Venting is one of several operations required for compounding polymers with
additives and fillers in order to achieve desired physical properties. The resulting compound,
in pellet form, must be free of voids and residual volatiles that would otherwise cause
defects in extruded or injection molded parts. How to ensure your venting is effective?
Compounders must realize that the “customer,” a single-screw extruder, usually does not
have any venting capability and that any volatiles within the pellet can only be released in
the final part—leading to surface defects, holes, etc. For hygroscopic polymers that
are prone to hydrolysis or degradation of molecular weight due to the presence of moisture,
efficient venting during compounding is critical to achieve acceptable physical properties.
Vent openings in the extruder barrel can be operated at atmospheric pressure or
under vacuum, according to the requirements of the process. Most typical compounding
processes include both types of venting. Machines can be equipped with multiple vacuum
vents for removal of large volumes of solvents or monomers while producing low residual
volatile levels in the finished product.
Most twin-screw compounding extruders utilize one or more atmospheric vents in
addition to a vacuum vent for degassing volatiles.
Various vent-port designs have been developed for co-rotating twin-screw
extruders to accommodate a wide range of applications and materials; these
include vent stuffers, elongated vent barrels, and side vents. Each of these designs
has evolved to overcome some problems associated with standard vent-port designs,
which are located on the top of the extruder barrel. Requirements for stable
operation of vents, whether atmospheric or vacuum, are a low degree of fill within the
screws in the vent area and a “melt seal” (filled screw) upstream of the vent opening.
Venting problems can be divided into two categories. Operational problems, whereby
polymer (and/or other raw material) is coming out of the extruder vent opening(s). This process
upset usually requires operator intervention to clear out vent ports or requires shutdown of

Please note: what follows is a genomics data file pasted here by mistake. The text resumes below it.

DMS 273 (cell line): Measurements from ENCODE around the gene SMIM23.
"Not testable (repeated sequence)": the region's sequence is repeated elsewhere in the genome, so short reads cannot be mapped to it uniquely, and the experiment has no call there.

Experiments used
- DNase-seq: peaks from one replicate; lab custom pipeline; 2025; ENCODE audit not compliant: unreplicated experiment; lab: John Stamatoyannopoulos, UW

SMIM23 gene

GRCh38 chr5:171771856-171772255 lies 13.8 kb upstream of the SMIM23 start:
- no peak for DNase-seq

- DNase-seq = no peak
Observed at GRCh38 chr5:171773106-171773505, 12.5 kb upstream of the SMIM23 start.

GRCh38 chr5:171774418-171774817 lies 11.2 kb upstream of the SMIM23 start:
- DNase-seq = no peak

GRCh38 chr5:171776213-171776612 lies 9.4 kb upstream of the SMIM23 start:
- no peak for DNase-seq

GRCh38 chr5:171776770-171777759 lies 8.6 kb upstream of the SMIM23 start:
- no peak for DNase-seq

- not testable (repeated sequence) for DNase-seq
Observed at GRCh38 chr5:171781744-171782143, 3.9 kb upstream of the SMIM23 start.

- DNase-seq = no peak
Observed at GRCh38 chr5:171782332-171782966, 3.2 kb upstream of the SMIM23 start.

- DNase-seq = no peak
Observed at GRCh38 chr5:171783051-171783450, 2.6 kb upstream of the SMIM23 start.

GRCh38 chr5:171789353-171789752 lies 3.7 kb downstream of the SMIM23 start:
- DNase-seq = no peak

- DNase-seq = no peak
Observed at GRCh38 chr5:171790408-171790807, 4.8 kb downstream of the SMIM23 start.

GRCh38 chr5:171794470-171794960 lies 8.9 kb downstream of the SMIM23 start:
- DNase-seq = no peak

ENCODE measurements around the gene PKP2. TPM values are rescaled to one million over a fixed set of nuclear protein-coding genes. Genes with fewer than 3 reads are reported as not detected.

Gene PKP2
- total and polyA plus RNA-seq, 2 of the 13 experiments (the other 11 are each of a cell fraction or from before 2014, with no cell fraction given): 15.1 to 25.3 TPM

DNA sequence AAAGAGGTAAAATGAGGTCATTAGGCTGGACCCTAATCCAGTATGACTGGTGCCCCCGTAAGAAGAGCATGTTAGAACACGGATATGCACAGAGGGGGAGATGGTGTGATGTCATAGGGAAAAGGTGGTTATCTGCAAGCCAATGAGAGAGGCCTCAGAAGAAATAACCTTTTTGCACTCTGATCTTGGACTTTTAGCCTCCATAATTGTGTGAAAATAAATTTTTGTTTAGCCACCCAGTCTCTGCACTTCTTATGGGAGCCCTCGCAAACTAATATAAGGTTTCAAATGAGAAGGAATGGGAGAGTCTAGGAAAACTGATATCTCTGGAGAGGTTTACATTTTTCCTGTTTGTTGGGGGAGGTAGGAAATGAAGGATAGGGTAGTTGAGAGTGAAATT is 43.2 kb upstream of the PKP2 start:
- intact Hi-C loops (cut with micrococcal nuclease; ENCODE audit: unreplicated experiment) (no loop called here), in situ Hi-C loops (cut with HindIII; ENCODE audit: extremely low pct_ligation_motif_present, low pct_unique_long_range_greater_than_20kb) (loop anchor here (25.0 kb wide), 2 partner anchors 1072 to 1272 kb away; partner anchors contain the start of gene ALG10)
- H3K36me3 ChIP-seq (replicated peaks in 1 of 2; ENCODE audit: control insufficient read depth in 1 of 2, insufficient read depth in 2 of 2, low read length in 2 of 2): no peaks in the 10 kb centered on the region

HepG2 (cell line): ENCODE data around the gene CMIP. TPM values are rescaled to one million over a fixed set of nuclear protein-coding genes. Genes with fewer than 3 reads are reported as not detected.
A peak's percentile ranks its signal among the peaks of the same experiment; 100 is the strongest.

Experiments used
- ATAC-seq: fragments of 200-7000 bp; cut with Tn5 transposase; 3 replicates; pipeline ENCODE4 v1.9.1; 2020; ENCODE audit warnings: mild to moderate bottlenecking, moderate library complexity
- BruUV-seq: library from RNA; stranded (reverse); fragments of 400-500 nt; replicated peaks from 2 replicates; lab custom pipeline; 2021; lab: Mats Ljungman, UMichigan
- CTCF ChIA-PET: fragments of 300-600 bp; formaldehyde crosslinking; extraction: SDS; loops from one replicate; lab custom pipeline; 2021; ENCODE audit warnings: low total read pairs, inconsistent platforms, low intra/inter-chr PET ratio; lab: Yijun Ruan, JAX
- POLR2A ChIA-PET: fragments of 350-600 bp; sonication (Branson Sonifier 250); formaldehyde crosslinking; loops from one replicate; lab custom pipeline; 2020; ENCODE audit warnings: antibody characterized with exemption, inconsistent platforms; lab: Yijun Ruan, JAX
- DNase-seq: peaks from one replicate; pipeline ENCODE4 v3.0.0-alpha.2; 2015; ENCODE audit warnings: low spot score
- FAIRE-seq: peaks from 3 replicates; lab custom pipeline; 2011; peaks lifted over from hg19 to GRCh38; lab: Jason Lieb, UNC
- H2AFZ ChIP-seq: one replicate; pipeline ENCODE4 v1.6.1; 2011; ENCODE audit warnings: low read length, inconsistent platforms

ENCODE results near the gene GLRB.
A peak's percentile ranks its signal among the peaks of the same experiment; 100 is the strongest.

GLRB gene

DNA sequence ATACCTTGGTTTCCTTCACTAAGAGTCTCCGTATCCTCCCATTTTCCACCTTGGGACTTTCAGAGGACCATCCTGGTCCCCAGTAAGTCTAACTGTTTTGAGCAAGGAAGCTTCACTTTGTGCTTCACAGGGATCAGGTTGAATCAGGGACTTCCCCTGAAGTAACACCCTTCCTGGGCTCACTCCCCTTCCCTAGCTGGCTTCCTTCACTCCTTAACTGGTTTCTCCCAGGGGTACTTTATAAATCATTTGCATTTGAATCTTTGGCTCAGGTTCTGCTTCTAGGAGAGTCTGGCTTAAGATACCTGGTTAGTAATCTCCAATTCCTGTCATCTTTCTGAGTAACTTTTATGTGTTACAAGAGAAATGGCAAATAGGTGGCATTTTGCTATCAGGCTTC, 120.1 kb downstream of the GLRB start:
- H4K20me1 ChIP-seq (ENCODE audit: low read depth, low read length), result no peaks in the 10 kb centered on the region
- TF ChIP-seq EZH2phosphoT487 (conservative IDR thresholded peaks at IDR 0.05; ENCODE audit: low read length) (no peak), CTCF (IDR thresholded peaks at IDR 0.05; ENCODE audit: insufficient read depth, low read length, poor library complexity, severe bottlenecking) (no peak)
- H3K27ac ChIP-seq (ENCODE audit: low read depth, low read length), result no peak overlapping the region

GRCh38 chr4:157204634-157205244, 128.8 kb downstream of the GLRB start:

the line. Residual volatiles/gases remain within the compounded pellet as a result of
insufficient venting within the extruder barrel. In this case, the venting efficiency needs to
be improved to produce acceptable product quality.
Atmospheric vents are designed to release air, moisture, and other volatile gases following
the initial melting of polymers. The velocity of air and/or vapors flowing out of these vent-port
openings is a function of volume flow rate and the vent open area. When the vapor velocity
is too high (as a result of too much volume or too little open area), the exiting gases will tend
to entrain solids, resulting in melt coming out of the vent opening. The solution here is to
provide increased vent area and may require additional vent ports to accomplish this.
Atmospheric vents are required for side feeding of particulate fillers (talc, mineral fillers,
CaCO3 , etc.) downstream into the molten polymer. These vents are designed to release the
air that comes into the machine through the side feeder with the powders. The lower the
bulk density of the filler, the more air is introduced into the extruder barrel that must be vented.
If the vent open area is too small (relative to the volume of air that must be removed), the
resulting high exit velocity will tend to carry fines and powder out of the vent. Solving this
problem requires enlarging the vent area, as previously mentioned, and may also require